Before the plush seats of Cinemark and AMC and the luxury experience of Movie Tavern, Baton Rougeans enjoyed films from the seats of their cars—and occasionally from the trunk, if they wanted to get in free, says lifetime resident Mark Mitchell.
He recounts a time he and a friend snuck some younger pals into an R-rated movie, adding with a laugh that he hopes the statute of limitations is up on that offense.
“They had these old clunky speakers that you hung on the windows,” Mitchell recalls, “and they were [really] monotone, always making that ‘wa wa wa’ sound like the adults on Charlie Brown.”
Despite the mediocre sound quality and the constant risk of bad weather, Mitchell says the drive-in movie experience is incomparable.
“It’s just something you can’t get today,” he says. “There are similar things [such as Music and Movies on the Lawn], but there’s no true drive-in experience.”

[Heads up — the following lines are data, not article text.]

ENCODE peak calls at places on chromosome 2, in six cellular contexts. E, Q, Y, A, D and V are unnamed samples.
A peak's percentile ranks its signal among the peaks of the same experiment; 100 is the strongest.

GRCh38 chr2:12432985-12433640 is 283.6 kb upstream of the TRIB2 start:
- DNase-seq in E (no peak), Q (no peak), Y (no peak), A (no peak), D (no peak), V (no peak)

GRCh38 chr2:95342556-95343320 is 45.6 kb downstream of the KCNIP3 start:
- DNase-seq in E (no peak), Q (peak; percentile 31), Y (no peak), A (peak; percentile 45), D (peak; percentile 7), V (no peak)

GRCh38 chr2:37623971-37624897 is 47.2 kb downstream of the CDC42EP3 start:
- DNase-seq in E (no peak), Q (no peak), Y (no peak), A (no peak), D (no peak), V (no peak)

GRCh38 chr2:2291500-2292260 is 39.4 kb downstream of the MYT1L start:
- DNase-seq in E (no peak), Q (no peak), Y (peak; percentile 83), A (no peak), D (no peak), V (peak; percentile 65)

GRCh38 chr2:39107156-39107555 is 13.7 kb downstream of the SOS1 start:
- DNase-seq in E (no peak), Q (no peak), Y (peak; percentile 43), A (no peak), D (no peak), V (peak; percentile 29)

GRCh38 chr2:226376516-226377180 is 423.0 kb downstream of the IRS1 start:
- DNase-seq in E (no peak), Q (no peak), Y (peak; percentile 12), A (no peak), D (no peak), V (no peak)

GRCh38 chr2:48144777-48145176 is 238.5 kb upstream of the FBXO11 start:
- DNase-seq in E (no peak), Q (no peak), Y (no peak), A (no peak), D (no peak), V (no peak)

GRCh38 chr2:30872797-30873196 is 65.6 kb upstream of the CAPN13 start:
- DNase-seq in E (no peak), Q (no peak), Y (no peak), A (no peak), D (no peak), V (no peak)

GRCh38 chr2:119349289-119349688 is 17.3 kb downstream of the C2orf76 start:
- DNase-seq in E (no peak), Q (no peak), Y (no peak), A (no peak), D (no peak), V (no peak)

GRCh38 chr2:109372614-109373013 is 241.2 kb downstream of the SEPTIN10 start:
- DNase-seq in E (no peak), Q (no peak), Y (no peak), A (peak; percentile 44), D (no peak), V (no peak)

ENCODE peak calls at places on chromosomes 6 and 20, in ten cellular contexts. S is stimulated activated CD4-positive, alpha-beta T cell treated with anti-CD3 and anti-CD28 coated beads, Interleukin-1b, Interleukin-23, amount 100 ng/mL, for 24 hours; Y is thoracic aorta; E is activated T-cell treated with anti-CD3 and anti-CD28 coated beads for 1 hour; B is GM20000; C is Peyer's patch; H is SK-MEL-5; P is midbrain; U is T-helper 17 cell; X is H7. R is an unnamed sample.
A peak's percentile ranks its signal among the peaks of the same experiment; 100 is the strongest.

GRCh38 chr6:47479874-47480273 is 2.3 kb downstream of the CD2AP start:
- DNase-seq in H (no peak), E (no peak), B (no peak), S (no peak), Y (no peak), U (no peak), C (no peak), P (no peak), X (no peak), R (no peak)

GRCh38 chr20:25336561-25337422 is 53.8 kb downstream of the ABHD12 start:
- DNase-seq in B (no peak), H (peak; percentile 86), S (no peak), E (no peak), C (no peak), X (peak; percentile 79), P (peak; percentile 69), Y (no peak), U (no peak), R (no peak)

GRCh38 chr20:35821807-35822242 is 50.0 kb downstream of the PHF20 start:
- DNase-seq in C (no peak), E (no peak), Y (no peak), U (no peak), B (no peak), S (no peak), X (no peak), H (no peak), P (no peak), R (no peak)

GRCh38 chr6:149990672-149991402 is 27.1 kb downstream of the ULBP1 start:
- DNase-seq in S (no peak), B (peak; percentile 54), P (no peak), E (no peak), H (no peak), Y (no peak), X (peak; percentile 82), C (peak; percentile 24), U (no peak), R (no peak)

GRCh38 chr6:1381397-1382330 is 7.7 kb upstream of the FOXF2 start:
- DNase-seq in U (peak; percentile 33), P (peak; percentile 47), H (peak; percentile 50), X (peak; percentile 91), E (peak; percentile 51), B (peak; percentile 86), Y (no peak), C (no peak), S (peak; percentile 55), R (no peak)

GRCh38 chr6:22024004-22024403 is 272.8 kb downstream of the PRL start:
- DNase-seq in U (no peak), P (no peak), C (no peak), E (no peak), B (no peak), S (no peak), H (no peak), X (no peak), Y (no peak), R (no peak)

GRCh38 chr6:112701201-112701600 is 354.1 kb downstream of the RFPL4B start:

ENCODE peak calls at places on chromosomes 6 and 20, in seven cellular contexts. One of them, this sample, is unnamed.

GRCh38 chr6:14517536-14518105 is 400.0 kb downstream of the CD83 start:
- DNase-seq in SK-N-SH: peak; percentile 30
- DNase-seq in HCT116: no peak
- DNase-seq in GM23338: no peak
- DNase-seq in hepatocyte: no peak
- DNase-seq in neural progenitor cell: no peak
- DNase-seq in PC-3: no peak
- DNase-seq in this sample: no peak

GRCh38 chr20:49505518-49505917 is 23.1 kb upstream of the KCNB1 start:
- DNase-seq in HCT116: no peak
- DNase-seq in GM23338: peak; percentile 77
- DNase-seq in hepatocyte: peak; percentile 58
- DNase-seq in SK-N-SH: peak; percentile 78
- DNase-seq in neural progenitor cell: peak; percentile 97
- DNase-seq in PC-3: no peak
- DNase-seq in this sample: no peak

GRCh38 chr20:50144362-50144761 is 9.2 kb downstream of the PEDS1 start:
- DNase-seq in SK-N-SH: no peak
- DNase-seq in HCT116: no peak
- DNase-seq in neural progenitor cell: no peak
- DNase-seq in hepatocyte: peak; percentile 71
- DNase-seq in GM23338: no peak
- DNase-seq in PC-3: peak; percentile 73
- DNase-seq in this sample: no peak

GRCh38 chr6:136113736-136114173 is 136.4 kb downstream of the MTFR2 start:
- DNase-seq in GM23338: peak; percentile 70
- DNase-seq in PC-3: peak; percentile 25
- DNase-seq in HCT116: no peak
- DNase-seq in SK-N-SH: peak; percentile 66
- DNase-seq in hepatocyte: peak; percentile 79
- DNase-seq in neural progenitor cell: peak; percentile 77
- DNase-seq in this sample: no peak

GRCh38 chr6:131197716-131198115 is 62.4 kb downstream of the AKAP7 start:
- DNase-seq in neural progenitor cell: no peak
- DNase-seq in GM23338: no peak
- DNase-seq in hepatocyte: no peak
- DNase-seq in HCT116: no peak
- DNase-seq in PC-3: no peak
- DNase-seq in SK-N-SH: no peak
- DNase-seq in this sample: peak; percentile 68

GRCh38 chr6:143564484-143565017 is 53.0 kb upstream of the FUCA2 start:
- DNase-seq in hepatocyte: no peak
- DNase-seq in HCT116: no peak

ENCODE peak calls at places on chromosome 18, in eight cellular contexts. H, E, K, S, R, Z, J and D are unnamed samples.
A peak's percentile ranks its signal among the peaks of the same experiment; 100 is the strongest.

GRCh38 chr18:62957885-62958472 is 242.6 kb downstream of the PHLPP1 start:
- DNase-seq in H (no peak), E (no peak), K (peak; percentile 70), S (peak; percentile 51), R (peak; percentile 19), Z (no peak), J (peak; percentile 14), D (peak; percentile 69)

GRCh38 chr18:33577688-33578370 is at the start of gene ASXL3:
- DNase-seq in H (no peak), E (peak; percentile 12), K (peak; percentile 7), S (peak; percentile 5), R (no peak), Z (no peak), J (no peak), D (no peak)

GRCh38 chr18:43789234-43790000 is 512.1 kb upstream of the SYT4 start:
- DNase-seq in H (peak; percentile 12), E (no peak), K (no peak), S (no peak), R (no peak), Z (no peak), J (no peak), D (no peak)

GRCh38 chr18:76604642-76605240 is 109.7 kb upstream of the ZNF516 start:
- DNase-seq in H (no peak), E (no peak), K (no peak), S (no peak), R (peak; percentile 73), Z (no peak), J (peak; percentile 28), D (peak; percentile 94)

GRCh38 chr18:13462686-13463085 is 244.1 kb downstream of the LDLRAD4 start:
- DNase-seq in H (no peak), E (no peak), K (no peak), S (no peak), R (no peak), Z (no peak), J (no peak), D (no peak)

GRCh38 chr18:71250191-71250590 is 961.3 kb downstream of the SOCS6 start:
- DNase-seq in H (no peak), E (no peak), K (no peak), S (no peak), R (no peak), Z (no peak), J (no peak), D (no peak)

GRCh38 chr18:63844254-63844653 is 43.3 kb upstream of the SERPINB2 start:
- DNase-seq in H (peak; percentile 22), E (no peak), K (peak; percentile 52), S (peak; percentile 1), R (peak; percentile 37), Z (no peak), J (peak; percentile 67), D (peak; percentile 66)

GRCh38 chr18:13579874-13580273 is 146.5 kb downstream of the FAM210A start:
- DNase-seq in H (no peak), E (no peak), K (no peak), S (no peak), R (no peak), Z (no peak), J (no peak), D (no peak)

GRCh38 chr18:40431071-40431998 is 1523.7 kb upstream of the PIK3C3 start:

Address: 7200 Florida Blvd.
Lifespan: December 1941–early 1976
Screens and capacity: One screen; 350 cars
What’s there now: Cheers Sports Bar & Grill, La Capitol Federal Credit Union and multi-family residential units
A famous movie played there: Roger Corman’s The Wild Angels (1966)
Address: 6117 Airline Highway (corner of Airline and Greenwell Street)
Lifespan: July 1948–mid-1978
Screens and capacity: Two screens; 600 cars
What’s there now: Walgreens
A famous movie played there: Joshua Logan’s South Pacific (1958)
Address: 5401 Government St.
Lifespan: February 1952–early 1973
Screens and capacity: One screen; 500 cars
What’s there now: Superior Grill, Shoppers Value Foods and BRCC
A famous movie played there: Michael Anderson’s Around the World in 80 Days (1956)
Address: 3312 Airline Highway
Screens and capacity: One screen; 400 cars
What’s there now: Highway 61/110 interchange
A famous movie played there: Alfred Hitchcock’s Psycho (1960)
Showtown Twin Drive-In
Address: 11111 Airline Highway
Lifespan: August 1969–1984
Screens and capacity: Two screens; 1,000 cars
What’s there now: Capitol Buick GMC
A famous movie played there: Francis Ford Coppola’s The Godfather (1972; Mitchell says he distinctly remembers seeing this movie here as a teen and being totally in awe.)